A Thousand Points Of Light, Compassionate Conservatism AND Faith-Based Charity, All Rolled Into OneWhy the Republicans will do anything to win in November, Exhibit "A":
The Capital Athletic Foundation's Web site portrays youths at play: shaking hands over a tennis net, learning how to hold a bat, straining for a jump ball. Its text solicits donations for what it describes as "needy and deserving" sportsmanship programs.
In its first four years of operation, the charity has collected nearly $6 million. A gala fundraiser last year at the International Spy Museum at one point attracted the Washington Redskins' owner as its chairman and was to honor the co-founder of America Online.
Records for GOP lobbyist Jack Abramoff's Capital Athletic Foundation show that less than 1 percent of its revenue has been spent on sports-related programs for youths, and federal investigators are looking into how large amounts of money were funneled through the nonprofit group to support Abramoff's interests.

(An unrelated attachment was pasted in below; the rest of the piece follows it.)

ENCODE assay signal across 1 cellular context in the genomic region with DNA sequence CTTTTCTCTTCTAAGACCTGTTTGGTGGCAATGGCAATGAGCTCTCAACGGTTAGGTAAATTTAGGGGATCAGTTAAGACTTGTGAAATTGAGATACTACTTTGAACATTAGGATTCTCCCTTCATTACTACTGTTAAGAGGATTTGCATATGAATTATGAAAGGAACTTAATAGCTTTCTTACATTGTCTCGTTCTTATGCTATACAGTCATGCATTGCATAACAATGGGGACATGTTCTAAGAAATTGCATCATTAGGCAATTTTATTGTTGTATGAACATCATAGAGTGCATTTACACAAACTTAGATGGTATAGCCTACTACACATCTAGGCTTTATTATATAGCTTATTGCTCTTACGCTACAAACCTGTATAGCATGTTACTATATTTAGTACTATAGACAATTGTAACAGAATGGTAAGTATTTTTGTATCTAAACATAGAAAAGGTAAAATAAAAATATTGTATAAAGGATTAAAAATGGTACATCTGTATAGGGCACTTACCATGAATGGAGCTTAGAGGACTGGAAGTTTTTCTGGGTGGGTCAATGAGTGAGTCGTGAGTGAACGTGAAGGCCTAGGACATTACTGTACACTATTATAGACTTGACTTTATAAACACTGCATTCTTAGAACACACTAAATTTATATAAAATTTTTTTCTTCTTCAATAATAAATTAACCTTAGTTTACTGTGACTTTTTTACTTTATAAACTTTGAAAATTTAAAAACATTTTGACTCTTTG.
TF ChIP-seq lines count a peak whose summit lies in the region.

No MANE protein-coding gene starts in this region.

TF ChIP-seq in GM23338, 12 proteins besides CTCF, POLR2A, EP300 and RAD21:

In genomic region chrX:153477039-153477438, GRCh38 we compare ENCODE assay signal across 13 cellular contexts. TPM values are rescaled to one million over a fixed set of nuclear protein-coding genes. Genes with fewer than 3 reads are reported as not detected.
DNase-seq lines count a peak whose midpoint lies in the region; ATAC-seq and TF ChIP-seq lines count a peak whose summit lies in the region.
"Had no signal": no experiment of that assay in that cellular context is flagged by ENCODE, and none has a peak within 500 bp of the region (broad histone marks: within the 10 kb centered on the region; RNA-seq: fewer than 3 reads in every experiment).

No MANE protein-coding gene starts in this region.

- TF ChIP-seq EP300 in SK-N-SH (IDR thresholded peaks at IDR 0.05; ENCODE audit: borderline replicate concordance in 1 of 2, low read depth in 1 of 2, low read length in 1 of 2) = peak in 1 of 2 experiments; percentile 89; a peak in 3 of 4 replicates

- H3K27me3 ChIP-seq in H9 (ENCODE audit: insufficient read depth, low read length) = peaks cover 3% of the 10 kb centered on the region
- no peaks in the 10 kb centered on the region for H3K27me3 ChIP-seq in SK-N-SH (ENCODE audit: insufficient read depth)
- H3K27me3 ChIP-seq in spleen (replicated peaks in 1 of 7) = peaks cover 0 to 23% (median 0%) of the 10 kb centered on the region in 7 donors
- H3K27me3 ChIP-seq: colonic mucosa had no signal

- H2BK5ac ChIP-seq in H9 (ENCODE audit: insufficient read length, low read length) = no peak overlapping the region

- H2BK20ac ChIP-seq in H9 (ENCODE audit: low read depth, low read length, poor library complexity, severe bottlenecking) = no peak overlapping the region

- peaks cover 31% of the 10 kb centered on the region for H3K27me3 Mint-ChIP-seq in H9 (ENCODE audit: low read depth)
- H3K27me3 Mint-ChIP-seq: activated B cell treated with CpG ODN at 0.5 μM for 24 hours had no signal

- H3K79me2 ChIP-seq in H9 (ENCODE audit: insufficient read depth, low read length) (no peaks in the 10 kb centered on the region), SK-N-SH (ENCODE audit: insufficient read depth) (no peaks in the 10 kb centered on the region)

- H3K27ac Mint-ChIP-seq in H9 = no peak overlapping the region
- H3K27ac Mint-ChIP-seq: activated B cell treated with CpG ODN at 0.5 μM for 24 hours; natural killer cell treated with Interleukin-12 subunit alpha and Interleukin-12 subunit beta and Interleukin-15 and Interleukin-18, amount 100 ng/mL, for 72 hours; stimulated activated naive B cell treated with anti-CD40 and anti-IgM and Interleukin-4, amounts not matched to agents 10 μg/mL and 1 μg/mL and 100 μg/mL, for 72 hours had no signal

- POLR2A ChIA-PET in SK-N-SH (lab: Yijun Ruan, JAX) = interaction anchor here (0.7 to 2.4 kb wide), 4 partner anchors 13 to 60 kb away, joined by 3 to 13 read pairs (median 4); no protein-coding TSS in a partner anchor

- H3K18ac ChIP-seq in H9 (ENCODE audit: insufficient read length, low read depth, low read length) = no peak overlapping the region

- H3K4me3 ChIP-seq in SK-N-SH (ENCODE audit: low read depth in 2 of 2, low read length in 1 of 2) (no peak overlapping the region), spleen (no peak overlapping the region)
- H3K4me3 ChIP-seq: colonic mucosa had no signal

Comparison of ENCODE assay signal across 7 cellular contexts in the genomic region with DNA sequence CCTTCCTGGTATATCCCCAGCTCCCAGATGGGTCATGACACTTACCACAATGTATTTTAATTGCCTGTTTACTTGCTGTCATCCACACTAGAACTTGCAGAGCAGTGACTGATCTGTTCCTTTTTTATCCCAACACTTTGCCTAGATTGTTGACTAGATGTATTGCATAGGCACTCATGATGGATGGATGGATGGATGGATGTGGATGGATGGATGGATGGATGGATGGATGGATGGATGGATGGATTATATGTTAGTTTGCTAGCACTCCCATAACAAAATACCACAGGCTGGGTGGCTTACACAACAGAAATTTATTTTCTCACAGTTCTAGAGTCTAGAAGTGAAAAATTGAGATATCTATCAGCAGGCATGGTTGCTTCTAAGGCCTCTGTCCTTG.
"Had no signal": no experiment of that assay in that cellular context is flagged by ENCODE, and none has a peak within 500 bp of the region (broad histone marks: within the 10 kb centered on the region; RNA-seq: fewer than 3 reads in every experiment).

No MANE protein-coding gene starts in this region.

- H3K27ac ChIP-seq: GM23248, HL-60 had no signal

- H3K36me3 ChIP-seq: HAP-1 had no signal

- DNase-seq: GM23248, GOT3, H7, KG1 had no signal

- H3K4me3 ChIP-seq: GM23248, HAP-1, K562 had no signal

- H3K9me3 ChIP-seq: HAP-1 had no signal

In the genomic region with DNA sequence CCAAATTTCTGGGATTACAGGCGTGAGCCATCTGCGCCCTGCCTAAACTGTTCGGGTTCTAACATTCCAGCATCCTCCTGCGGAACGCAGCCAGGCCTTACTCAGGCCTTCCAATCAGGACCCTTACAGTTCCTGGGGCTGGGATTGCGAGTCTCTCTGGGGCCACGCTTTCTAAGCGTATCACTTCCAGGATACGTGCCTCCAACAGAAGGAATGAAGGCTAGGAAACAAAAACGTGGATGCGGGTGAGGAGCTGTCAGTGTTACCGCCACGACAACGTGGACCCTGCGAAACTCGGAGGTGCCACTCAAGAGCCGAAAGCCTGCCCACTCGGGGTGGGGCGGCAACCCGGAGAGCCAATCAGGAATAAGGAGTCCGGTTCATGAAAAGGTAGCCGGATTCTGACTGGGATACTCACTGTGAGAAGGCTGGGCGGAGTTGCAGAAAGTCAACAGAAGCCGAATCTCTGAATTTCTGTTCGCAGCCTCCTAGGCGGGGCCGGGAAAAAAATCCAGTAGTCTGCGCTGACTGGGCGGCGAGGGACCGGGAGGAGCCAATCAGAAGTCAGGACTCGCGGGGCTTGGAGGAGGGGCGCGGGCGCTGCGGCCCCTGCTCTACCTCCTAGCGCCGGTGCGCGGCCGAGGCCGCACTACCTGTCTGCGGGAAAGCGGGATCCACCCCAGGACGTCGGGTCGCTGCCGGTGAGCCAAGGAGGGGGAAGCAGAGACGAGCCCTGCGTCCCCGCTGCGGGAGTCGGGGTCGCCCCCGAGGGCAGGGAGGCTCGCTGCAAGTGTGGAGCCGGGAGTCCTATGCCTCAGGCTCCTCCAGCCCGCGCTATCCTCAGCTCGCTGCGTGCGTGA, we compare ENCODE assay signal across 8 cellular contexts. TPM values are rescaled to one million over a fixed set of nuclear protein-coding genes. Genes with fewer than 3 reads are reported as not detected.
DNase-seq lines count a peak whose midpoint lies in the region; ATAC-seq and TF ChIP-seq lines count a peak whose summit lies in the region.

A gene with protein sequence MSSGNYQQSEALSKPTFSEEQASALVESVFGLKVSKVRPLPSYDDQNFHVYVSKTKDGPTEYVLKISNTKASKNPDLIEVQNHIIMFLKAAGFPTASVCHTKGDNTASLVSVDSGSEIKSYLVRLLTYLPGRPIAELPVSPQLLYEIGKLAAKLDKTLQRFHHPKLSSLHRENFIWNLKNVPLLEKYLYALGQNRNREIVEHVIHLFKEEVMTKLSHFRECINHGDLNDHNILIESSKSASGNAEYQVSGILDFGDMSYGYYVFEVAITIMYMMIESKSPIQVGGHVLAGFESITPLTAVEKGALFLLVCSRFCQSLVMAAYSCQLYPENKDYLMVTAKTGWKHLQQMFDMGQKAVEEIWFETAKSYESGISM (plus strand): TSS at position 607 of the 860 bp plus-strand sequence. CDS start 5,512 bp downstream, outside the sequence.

But tax and spending records of the Capital Athletic Foundation obtained by The Washington Post show that less than 1 percent of its revenue has been spent on sports-related programs for youths.
Instead, the documents show that Jack Abramoff, one of Washington's high-powered Republican lobbyists, has repeatedly channeled money from corporate clients into the foundation and spent the overwhelming portion of its money on pet projects having little to do with the advertised sportsmanship programs, including political causes, a short-lived religious school and an overseas golf trip.
The foundation's brief history -- now the subject of a federal investigation -- charts how Abramoff attached himself to House Majority Leader Tom DeLay (R-Tex.) and, in so doing, became a magnet for large sums of money from business interests. It also demonstrates how easily large amounts of such cash flowed through a nonprofit advocacy group to support the interests of a director.
Internal records state, for example, that Abramoff and his wife, Pam -- who are listed as the foundation's sole directors -- spent more than 70 percent of its revenue from 2001 to 2003, or $4.03 million, on a Jewish school that Abramoff founded in Columbia. The Eshkol Academy operated for two years and schooled two of his sons before closing this spring with unpaid bills, faculty members said.
The co-chair of the gala fundraiser? Tony Snow.
Just remember the new rules: It's okay if you're a Pioneer.